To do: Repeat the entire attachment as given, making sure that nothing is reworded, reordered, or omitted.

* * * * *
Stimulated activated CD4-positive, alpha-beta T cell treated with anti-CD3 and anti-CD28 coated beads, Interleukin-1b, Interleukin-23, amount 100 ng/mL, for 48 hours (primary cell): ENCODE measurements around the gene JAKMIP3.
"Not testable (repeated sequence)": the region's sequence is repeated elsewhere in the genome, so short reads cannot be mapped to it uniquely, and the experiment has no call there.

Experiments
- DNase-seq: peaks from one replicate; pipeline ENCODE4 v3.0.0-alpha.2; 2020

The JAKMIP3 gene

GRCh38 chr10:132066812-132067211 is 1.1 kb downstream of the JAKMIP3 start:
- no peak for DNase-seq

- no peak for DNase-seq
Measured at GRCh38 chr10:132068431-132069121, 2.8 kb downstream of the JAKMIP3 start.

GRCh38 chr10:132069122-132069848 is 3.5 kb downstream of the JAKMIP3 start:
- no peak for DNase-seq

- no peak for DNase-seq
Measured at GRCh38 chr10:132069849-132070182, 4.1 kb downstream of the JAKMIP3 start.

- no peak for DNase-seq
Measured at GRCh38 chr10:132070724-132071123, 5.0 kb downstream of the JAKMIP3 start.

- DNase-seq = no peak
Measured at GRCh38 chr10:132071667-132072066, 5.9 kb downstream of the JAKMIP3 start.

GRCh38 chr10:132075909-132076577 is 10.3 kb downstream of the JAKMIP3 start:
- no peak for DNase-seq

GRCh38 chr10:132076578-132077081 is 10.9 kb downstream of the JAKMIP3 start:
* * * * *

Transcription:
Stimulated activated CD4-positive, alpha-beta T cell treated with anti-CD3 and anti-CD28 coated beads, Interleukin-1b, Interleukin-23, amount 100 ng/mL, for 48 hours (primary cell): ENCODE measurements around the gene JAKMIP3.
"Not testable (repeated sequence)": the region's sequence is repeated elsewhere in the genome, so short reads cannot be mapped to it uniquely, and the experiment has no call there.

Experiments
- DNase-seq: peaks from one replicate; pipeline ENCODE4 v3.0.0-alpha.2; 2020

The JAKMIP3 gene

GRCh38 chr10:132066812-132067211 is 1.1 kb downstream of the JAKMIP3 start:
- no peak for DNase-seq

- no peak for DNase-seq
Measured at GRCh38 chr10:132068431-132069121, 2.8 kb downstream of the JAKMIP3 start.

GRCh38 chr10:132069122-132069848 is 3.5 kb downstream of the JAKMIP3 start:
- no peak for DNase-seq

- no peak for DNase-seq
Measured at GRCh38 chr10:132069849-132070182, 4.1 kb downstream of the JAKMIP3 start.

- no peak for DNase-seq
Measured at GRCh38 chr10:132070724-132071123, 5.0 kb downstream of the JAKMIP3 start.

- DNase-seq = no peak
Measured at GRCh38 chr10:132071667-132072066, 5.9 kb downstream of the JAKMIP3 start.

GRCh38 chr10:132075909-132076577 is 10.3 kb downstream of the JAKMIP3 start:
- no peak for DNase-seq

GRCh38 chr10:132076578-132077081 is 10.9 kb downstream of the JAKMIP3 start: